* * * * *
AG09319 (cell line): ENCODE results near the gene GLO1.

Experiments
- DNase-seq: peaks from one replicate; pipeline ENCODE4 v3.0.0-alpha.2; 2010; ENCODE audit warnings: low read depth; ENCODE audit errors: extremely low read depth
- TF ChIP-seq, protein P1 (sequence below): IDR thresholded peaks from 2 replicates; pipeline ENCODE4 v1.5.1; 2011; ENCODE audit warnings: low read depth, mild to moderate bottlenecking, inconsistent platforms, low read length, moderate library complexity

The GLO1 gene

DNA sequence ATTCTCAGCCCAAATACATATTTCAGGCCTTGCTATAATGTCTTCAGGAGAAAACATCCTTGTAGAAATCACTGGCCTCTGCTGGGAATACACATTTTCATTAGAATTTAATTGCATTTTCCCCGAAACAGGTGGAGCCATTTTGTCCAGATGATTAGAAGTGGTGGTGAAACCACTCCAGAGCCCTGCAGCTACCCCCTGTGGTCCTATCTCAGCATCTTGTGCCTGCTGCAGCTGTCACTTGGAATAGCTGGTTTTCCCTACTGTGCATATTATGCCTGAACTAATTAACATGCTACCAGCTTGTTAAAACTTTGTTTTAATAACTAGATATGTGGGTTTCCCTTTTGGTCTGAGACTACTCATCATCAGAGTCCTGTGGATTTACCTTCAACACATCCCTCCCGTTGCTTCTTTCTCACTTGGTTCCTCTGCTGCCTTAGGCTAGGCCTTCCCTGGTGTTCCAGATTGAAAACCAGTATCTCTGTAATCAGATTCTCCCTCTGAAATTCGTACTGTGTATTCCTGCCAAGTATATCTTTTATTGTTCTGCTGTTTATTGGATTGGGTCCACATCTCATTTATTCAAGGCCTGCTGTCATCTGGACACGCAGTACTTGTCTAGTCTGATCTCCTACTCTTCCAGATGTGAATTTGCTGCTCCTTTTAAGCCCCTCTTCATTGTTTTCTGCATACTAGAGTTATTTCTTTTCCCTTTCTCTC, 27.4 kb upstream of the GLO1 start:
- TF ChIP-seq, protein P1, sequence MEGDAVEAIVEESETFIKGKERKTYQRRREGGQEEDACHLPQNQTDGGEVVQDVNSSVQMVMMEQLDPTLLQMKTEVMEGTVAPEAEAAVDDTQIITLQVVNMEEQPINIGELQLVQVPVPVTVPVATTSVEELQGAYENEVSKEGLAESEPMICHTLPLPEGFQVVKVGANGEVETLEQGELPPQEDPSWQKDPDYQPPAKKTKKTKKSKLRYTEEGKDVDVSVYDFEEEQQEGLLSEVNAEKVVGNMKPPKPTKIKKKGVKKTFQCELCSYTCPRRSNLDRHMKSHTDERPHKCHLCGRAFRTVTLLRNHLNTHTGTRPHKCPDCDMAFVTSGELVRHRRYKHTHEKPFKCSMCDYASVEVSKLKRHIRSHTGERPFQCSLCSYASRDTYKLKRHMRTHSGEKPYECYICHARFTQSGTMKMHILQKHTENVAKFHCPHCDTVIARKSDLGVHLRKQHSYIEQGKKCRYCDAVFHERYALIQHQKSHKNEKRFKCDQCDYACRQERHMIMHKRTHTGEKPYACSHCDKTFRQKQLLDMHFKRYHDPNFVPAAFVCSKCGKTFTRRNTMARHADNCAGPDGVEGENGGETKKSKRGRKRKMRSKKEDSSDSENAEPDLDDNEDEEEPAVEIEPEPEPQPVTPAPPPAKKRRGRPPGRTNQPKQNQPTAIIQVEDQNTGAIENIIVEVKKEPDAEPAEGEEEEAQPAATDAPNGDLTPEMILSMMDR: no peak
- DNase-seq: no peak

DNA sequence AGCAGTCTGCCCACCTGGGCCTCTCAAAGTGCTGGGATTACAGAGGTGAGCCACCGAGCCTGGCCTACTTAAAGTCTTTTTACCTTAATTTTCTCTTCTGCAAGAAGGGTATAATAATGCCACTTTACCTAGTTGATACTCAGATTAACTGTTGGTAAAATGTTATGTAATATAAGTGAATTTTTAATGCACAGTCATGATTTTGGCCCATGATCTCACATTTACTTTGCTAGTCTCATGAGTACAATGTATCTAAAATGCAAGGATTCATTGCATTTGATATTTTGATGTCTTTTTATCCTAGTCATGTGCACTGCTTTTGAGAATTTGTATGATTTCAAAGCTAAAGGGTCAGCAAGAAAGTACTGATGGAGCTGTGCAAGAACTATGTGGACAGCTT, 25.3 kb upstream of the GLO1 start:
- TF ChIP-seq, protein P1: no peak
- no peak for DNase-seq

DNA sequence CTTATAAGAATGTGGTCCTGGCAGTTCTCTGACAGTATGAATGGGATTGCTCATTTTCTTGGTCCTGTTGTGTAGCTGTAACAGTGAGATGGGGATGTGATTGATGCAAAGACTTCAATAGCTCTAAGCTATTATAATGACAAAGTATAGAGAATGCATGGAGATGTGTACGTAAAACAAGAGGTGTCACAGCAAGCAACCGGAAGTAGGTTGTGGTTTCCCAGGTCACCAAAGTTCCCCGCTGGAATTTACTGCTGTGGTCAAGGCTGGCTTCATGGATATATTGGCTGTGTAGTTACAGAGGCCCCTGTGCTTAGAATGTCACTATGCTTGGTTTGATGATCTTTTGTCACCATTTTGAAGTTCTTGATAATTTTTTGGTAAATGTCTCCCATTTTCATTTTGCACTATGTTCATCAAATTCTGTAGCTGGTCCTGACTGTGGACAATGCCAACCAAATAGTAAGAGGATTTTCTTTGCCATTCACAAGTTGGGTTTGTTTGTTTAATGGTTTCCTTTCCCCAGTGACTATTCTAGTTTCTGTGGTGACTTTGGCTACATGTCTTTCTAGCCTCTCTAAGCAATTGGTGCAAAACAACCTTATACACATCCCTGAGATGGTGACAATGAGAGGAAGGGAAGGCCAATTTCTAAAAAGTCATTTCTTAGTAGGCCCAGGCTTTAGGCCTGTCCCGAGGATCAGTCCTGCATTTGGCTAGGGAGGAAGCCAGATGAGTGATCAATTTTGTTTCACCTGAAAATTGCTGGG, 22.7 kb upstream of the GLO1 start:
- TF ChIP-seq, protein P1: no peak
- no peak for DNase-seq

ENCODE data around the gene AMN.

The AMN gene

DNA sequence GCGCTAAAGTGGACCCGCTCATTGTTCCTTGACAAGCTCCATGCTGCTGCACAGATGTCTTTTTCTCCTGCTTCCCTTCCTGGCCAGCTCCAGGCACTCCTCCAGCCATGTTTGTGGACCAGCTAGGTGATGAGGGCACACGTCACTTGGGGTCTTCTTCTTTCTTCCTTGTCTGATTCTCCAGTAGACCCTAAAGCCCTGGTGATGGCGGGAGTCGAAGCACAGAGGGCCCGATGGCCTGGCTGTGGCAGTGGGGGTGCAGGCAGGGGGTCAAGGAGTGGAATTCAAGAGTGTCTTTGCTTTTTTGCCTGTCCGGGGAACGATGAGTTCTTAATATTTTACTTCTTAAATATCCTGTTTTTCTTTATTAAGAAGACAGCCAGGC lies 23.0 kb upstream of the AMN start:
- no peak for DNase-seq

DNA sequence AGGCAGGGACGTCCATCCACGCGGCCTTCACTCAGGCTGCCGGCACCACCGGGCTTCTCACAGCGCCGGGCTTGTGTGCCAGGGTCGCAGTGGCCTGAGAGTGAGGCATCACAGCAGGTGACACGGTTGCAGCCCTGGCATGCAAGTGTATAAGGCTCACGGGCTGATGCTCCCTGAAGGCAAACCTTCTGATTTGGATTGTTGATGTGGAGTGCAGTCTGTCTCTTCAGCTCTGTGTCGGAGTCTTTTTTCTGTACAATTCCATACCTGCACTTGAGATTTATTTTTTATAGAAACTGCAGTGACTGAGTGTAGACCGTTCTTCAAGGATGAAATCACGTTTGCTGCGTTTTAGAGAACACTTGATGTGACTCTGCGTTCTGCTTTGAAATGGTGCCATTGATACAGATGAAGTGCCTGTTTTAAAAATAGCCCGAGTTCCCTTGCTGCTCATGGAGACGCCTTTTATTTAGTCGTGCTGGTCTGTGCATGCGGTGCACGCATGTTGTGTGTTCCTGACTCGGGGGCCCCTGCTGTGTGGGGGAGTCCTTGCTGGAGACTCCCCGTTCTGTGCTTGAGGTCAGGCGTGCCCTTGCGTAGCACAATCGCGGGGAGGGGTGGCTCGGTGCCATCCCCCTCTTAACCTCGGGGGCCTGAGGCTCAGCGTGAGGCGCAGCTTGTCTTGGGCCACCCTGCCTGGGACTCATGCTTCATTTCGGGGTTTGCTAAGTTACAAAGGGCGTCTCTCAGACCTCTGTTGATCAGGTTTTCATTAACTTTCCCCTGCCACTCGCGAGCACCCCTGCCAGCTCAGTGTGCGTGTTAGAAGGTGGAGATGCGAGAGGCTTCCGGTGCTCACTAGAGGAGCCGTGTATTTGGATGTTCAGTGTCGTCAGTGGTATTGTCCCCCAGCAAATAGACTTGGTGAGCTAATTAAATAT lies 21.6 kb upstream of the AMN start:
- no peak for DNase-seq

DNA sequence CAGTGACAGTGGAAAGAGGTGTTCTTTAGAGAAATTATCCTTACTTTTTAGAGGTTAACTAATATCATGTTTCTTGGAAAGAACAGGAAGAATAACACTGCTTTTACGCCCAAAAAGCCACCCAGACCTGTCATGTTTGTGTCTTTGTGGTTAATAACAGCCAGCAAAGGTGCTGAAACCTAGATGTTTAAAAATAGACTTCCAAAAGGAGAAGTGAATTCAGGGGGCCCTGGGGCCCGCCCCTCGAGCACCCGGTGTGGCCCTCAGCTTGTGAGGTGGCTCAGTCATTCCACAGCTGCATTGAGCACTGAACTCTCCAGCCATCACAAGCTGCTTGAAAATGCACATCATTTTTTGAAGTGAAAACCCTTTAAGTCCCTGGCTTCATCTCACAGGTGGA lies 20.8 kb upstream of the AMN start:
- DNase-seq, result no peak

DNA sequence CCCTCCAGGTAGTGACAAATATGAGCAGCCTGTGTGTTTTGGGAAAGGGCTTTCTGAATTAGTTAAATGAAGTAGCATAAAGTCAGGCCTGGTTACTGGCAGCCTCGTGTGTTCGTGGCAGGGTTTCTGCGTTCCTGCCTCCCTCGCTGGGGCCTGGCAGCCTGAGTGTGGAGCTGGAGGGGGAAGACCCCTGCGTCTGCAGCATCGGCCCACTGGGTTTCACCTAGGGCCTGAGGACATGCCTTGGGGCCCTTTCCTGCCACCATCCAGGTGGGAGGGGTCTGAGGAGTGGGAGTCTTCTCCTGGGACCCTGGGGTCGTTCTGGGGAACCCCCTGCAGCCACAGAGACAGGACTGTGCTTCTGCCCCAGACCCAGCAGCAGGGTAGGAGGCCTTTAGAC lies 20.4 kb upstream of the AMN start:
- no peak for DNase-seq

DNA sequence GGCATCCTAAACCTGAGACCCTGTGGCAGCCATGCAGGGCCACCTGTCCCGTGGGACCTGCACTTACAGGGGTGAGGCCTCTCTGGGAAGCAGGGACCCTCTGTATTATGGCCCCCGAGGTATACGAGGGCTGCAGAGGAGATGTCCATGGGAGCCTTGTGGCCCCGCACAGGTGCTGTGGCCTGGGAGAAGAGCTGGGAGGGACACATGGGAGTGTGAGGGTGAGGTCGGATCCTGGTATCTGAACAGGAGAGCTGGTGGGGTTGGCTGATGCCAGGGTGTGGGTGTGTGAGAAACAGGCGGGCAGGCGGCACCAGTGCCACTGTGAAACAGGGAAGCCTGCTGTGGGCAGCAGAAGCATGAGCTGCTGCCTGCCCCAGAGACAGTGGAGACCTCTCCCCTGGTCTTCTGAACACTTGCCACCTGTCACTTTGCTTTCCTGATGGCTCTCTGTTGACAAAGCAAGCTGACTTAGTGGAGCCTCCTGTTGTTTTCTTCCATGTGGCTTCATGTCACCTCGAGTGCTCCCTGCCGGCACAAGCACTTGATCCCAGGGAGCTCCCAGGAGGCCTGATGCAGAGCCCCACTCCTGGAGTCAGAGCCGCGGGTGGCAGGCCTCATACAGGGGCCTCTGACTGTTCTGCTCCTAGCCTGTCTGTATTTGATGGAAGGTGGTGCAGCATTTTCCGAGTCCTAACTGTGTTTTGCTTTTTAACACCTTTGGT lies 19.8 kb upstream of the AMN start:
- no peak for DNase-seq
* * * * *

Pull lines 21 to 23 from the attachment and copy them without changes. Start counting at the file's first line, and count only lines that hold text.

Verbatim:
DNA sequence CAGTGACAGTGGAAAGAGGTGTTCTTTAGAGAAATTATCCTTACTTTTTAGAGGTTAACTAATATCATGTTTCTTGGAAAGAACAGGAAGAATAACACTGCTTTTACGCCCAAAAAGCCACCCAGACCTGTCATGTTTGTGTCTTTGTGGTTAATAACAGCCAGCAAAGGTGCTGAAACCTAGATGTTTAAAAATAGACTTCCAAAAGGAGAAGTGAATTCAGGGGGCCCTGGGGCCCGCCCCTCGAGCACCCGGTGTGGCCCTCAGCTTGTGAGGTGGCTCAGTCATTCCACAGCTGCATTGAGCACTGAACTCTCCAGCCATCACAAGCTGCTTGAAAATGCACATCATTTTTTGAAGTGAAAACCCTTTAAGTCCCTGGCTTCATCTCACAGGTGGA lies 20.8 kb upstream of the AMN start:
- DNase-seq, result no peak

DNA sequence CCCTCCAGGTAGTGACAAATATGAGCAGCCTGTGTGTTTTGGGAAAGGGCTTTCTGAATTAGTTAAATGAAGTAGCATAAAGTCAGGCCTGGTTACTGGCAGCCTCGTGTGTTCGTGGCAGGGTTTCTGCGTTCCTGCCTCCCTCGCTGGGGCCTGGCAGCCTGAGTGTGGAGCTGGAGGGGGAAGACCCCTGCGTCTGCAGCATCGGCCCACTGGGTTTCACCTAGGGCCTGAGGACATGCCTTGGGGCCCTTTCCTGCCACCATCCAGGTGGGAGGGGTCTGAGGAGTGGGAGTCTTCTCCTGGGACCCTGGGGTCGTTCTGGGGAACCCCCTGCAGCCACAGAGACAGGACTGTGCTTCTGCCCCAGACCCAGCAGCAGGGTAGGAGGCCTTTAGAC lies 20.4 kb upstream of the AMN start: